Monday, November 28, 2011

Winter Shelter for Feral Cats – Thicket Dens


The feral cats that reside in the forest close to my home take shelter in the limestone crevices along the ridge wall and in thicket dens.  The branch thickets provide shelter from wind, snow and ice. 

 All of the branch cat dens have entrances to the main chamber of the thicket and an exit at the back.  These entrances provide the feral cats with safety. 

Last summer I crawled into the opening of the largest branch thicket that is located on my neighbors property.  The feral cat that I call Lucy has her den in this thicket, she shares the den with three other feral cats.  I did not attempt to enter the thicket while cats were present as they would think of me as a predator and show aggression.  

To enter the den I had to lie on my stomach and scoot into the first chamber. I found that the opening was like a foyer; a covered entrance with many openings that led to the feral cats living areas.   I used my flashlight to look at one the passages and could see a large pile of leaves.  The bed of leaves would keep the feral cats warm in winter and the opening was blocked from the thickets main entrance, thus there would be no cold wind.   

I was still curious and I attempted to put my head in the passage opening to get a better look at the leaf bedding area, I wanted to know if the cats laid on top of the leaves or if they dug a den into the earth.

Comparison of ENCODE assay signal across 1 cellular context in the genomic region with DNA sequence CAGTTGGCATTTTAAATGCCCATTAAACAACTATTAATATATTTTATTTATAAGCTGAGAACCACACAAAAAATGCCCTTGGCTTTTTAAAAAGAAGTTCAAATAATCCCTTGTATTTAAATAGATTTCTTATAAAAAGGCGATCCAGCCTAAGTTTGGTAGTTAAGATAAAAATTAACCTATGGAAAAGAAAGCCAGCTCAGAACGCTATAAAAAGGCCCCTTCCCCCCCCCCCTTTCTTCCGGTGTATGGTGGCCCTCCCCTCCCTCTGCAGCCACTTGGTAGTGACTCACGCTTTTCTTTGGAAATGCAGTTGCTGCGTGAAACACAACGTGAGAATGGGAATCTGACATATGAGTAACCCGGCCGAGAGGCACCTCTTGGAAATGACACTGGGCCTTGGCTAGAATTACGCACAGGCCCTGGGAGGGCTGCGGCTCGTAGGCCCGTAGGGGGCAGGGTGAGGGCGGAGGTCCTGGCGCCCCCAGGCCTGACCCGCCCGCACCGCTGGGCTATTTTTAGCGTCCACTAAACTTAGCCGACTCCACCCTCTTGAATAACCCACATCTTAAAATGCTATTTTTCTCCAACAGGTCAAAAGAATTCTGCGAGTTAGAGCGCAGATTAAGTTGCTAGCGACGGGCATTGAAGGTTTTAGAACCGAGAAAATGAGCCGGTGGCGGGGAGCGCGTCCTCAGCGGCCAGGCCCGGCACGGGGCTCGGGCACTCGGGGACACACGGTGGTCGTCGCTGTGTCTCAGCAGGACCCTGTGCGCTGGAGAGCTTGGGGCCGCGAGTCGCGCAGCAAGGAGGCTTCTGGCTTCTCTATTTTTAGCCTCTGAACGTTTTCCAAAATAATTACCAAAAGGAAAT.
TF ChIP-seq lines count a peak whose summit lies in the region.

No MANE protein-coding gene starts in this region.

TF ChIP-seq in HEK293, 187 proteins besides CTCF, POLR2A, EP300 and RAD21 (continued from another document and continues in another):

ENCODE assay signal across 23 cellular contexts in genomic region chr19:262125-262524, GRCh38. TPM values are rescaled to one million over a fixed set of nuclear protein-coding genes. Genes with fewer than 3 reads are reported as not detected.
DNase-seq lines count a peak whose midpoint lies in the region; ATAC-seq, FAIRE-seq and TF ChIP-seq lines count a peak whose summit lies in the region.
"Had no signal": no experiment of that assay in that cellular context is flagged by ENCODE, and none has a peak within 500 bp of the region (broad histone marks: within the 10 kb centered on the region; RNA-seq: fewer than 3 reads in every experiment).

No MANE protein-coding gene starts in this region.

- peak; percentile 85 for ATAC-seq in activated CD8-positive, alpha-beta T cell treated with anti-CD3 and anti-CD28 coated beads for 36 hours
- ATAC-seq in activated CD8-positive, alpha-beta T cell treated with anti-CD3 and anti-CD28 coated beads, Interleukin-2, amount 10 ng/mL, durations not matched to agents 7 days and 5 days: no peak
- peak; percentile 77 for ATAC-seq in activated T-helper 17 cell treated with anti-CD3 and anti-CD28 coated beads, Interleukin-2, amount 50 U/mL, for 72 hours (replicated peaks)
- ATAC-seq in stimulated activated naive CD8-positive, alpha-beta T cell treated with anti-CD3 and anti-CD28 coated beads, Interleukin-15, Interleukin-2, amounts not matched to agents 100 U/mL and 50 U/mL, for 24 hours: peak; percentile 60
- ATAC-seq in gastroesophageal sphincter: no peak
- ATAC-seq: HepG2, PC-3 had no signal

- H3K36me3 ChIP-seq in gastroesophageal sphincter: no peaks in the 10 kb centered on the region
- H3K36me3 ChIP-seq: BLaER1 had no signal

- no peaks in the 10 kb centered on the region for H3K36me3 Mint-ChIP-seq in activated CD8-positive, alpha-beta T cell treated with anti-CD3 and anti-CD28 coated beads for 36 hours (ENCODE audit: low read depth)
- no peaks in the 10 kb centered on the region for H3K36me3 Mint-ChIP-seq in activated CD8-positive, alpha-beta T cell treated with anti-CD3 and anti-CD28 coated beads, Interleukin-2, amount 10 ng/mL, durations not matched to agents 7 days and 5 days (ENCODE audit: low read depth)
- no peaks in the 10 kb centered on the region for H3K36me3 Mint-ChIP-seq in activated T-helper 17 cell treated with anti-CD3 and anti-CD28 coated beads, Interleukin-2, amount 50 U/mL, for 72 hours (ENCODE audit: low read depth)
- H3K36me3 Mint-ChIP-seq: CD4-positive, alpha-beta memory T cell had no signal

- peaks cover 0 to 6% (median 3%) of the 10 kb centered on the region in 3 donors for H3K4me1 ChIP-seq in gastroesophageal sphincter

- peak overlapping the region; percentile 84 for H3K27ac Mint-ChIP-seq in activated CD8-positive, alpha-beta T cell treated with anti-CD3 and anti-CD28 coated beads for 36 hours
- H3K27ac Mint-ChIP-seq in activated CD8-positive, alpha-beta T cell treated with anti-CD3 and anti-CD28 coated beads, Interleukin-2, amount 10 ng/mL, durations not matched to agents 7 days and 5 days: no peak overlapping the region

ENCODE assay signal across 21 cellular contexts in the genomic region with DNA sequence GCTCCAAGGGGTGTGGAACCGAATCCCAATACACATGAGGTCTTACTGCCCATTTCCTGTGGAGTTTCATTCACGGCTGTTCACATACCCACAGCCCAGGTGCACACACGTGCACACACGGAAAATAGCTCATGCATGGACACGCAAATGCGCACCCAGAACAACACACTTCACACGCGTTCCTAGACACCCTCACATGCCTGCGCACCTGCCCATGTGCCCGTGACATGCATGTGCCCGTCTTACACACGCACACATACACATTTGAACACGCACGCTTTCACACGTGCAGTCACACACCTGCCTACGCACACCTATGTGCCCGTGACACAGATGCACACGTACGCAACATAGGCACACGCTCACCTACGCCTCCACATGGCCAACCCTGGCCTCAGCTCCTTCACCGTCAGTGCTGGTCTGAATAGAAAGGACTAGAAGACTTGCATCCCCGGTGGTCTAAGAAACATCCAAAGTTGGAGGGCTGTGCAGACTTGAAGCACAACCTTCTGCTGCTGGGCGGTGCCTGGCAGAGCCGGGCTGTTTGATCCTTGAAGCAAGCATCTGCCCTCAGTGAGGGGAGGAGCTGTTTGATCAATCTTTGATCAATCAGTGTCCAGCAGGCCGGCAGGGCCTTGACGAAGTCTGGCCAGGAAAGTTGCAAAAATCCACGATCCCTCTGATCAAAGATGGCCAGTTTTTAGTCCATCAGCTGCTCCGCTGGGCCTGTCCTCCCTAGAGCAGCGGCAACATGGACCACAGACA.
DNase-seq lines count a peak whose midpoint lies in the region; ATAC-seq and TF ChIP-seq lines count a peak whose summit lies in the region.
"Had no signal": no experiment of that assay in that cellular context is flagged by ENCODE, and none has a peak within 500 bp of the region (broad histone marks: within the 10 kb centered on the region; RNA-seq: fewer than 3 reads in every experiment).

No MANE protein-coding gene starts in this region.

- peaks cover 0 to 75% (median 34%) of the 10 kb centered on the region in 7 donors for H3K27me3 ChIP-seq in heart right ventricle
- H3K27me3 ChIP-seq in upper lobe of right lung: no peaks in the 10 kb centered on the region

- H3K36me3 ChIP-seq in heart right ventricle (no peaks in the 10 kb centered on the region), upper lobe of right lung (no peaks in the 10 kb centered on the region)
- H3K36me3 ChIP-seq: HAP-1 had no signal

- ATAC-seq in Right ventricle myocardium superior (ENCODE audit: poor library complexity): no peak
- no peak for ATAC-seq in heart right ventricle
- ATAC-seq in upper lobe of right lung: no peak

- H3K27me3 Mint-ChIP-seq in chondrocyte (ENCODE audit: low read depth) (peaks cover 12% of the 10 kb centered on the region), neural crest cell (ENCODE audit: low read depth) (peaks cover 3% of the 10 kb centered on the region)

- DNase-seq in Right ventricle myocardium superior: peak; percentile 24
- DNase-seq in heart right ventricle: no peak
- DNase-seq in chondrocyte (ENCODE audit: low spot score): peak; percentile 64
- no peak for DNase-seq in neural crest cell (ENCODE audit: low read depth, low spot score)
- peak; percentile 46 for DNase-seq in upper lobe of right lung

No sooner then I put my head into the small opening I discovered that I was not alone.  My presence in the thicket entrance was not appreciated as a feral cat from an upper passage snarled at me and it was enough for me to back out of the thicket.  My findings were conclusive and I was  was confident that the feral cats winter thicket den would provide them with a wind block and warmth from the leaves.


Notes:
If the weather is severe; zero degrees, ice or snow, I will go to the thicket den and provide the cats with a plastic tarp.  My husband and I will tie it down to prevent a build up of ice or snow on top of the thicket.  This plastic tarp will prevent the snow when it melts from flooding the interior of the den and it will provide the thicket with additional insulation by blocking the wind.

I will also provide the forest cats with a thick layer of straw at the entrance of the thicket den.  This straw will allow the cats to lie outside without feeling the cold of the snow or ice.

When snow is too deep we will clear a path so the cats can come out of the thicket and go to the feeding station.